Electronic portfolios have been becoming increasingly popular in the job market and career search. They focus on “growth and development over time” and provide individuals the opportunity to show evidence of how they are accomplishing meeting standards over the course, or throughout their education. It’s a collection of work in media formats such as PowerPoint, hyperlinked text, websites, galleries and PDF’s of one’s work. “Integrating many varied, published definitions, e-portfolio can be understood as a collection of purposefully organized artifacts that support backward and forward reflection to augment and assess growth over time.” (p. 245)
Bhattacharya states that early e-portfolio practice has been:
- Individuals rather than the institutions have ownership and control over the e-portfolio.
- E-portfolios should support reflective practices need for life-long learning.
- Assessment against curricular rubrics is essential in establishing meaning in e-portfolio artifacts.
There are schools, such as ESC, that claim that the student’s portfolio is the property of the college when it is submitted for academic review. Bhattacharya also includes several other possibilities, but the one that seems to resonate the most is the portfolio as a reflective practice. I will using blogging as an example. When I first began at ESC, the first course I took, Digital Storytelling, introduced me to writing a blog. Over time, I added other areas, such as photography work from courses and design work to the blogs. This showed my own personal growth. Many of the written blogs include some reflection or my connection to material. I can refer back to them, re-read either what I wrote about a chapter, or topic, and have a refresher and how I was able to connect with some other aspect.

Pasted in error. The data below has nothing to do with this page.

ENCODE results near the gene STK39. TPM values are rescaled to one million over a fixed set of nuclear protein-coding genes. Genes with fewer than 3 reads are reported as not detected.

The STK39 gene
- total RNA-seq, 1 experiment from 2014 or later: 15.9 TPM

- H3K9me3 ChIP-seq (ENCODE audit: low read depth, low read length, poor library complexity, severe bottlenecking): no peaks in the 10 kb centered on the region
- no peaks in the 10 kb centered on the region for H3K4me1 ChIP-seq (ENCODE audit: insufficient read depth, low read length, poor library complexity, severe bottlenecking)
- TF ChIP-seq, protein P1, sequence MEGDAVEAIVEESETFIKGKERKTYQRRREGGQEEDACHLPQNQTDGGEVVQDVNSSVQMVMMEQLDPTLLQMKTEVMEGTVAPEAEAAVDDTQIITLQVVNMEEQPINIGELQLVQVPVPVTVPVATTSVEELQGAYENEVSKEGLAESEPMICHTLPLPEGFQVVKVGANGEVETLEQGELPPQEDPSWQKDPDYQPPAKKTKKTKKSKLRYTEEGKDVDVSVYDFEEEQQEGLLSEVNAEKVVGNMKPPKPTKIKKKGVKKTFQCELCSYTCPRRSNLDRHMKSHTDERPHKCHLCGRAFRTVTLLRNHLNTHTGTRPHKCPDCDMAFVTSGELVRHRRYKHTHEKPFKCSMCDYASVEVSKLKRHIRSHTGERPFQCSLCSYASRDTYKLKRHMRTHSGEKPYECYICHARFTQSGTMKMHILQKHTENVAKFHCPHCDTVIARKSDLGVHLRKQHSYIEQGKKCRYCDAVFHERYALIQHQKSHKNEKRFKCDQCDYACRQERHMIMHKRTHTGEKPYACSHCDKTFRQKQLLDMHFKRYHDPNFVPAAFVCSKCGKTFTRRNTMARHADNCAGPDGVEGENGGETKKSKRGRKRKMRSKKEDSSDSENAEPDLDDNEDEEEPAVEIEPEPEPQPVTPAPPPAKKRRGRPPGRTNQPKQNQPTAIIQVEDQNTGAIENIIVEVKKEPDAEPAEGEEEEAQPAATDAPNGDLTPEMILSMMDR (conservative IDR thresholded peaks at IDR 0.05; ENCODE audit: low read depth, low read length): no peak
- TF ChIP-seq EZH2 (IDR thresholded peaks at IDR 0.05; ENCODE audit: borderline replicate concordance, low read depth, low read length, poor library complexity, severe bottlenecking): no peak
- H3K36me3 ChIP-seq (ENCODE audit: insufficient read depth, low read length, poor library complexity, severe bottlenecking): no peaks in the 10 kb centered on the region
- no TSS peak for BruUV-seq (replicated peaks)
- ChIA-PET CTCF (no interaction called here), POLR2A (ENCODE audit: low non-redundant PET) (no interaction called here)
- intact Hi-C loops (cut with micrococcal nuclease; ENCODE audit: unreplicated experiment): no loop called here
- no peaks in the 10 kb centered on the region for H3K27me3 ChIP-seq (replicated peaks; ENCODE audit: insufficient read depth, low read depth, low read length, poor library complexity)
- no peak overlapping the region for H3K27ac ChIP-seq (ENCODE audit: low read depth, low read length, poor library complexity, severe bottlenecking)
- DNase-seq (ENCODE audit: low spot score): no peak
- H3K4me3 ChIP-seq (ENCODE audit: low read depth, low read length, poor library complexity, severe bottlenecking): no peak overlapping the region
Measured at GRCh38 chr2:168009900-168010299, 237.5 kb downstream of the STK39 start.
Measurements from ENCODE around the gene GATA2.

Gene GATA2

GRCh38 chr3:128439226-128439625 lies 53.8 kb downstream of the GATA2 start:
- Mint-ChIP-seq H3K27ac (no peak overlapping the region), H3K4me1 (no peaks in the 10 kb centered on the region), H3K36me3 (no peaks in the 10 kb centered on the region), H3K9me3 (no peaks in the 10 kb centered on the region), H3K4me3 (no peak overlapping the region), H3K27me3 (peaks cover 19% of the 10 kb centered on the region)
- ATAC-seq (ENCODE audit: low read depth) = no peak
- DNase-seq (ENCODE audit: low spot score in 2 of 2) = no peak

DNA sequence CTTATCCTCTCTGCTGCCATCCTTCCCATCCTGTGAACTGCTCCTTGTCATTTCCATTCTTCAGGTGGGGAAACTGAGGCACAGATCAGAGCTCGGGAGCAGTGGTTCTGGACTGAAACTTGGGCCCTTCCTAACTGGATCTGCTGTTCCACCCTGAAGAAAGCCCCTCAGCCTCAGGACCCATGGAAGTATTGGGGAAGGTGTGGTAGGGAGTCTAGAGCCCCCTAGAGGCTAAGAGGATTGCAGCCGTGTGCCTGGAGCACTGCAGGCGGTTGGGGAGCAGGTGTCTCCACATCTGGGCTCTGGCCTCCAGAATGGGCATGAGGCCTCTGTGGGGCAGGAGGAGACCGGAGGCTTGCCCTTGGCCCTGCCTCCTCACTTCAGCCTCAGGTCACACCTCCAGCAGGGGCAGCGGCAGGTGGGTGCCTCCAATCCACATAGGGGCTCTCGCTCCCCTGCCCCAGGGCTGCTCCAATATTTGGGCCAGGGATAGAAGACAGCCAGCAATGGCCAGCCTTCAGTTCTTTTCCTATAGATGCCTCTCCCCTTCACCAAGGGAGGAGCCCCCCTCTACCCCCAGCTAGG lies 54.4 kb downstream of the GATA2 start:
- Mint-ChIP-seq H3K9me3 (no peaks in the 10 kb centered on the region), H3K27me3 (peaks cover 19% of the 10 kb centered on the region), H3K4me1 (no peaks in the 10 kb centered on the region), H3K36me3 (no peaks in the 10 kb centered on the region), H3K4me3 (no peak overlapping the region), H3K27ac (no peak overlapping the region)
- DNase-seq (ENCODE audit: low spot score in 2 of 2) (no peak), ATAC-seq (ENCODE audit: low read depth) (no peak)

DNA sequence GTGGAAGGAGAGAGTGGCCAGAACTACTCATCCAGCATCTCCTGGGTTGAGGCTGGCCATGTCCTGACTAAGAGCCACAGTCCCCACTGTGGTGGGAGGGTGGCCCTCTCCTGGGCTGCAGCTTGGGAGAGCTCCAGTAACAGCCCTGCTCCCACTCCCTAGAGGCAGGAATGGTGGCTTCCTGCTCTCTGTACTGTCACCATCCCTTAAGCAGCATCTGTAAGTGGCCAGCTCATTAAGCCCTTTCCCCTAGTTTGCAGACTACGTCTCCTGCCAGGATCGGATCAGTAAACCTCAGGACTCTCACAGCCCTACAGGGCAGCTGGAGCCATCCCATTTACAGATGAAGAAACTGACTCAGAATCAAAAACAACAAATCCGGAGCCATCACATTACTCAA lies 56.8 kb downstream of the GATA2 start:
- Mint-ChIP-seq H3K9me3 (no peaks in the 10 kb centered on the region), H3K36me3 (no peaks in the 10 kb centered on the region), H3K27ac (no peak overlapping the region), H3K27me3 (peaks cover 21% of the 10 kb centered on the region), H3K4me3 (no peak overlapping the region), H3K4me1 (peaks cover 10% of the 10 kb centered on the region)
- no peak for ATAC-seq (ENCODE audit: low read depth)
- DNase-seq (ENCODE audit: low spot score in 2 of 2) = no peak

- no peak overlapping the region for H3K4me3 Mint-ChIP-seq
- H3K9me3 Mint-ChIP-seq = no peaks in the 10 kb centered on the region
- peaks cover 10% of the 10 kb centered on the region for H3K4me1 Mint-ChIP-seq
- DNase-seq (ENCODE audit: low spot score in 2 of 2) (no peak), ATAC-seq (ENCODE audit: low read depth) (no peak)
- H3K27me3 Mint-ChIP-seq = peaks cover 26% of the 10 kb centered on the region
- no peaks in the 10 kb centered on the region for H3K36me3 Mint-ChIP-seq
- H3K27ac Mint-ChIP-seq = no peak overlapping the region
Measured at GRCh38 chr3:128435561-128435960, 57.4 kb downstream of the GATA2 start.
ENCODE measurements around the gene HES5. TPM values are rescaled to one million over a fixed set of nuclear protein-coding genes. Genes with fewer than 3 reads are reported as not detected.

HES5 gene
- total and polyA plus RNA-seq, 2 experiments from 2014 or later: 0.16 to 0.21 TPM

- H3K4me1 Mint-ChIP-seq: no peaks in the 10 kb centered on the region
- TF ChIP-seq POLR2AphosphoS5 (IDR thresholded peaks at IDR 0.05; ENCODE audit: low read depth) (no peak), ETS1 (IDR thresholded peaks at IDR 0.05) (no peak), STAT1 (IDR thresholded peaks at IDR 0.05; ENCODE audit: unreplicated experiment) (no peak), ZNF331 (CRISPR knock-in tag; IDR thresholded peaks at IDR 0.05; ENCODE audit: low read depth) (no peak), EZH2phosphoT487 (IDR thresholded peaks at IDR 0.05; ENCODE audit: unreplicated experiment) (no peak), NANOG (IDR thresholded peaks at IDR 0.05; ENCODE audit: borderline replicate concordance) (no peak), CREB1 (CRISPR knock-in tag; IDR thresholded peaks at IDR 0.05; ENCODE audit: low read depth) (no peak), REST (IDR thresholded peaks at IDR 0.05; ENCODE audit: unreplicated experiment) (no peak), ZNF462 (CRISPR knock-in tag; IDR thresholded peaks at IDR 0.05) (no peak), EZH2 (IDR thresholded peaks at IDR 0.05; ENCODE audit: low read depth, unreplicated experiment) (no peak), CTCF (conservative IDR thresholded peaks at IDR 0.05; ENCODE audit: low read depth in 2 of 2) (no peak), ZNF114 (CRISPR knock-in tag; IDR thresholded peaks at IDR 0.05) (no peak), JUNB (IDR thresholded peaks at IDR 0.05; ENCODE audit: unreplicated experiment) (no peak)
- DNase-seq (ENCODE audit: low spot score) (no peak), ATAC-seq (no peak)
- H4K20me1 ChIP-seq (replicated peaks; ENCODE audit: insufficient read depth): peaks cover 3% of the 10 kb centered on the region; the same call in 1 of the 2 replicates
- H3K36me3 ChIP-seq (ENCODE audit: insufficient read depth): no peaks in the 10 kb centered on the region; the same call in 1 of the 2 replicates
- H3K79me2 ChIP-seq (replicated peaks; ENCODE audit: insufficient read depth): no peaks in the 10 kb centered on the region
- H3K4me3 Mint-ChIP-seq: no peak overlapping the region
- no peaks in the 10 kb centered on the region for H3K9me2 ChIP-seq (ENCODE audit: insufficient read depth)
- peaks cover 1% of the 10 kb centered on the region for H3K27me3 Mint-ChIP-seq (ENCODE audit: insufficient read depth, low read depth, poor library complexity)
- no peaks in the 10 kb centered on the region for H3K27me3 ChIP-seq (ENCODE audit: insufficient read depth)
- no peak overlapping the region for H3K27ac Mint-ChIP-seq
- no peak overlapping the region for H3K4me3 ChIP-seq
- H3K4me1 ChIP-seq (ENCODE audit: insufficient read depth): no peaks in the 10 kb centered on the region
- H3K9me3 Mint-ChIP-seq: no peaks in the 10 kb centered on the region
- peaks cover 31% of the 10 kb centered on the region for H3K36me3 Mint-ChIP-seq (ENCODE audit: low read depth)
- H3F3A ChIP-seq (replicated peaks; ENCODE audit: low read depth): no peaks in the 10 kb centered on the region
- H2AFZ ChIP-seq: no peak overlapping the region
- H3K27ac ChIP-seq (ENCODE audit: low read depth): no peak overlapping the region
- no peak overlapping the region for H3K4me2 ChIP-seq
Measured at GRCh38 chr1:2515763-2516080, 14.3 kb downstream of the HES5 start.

There are three types of E-portfolios:
Showcase E-Portfolio: Organization occurs after the work has been created. This would be the examples of digital and visual work.
Structured E-Portfolio: A predefined organization exists for work that is yet to be created.
Learning E-Portfolio: Organization of the work evolves as the work is created. I would say that the blogs I have written during my graduate school work, would be an example of learning e-portfolios. As I have moved through the courses, and worked on/completed tasks, the portfolio is built. Last semester I took a course that was to blog about a topic and develop it. In my case, I selected the need for a particular type of course, I wrote my own rationale for why I felt it would be necessary through to a lesson plan outline.
Bhattacharya, M. Introducing Integratd E-Portfolio Across Courses in a Postgraduate Program in Distance and Online Education. (2009) (p. 243 – 253)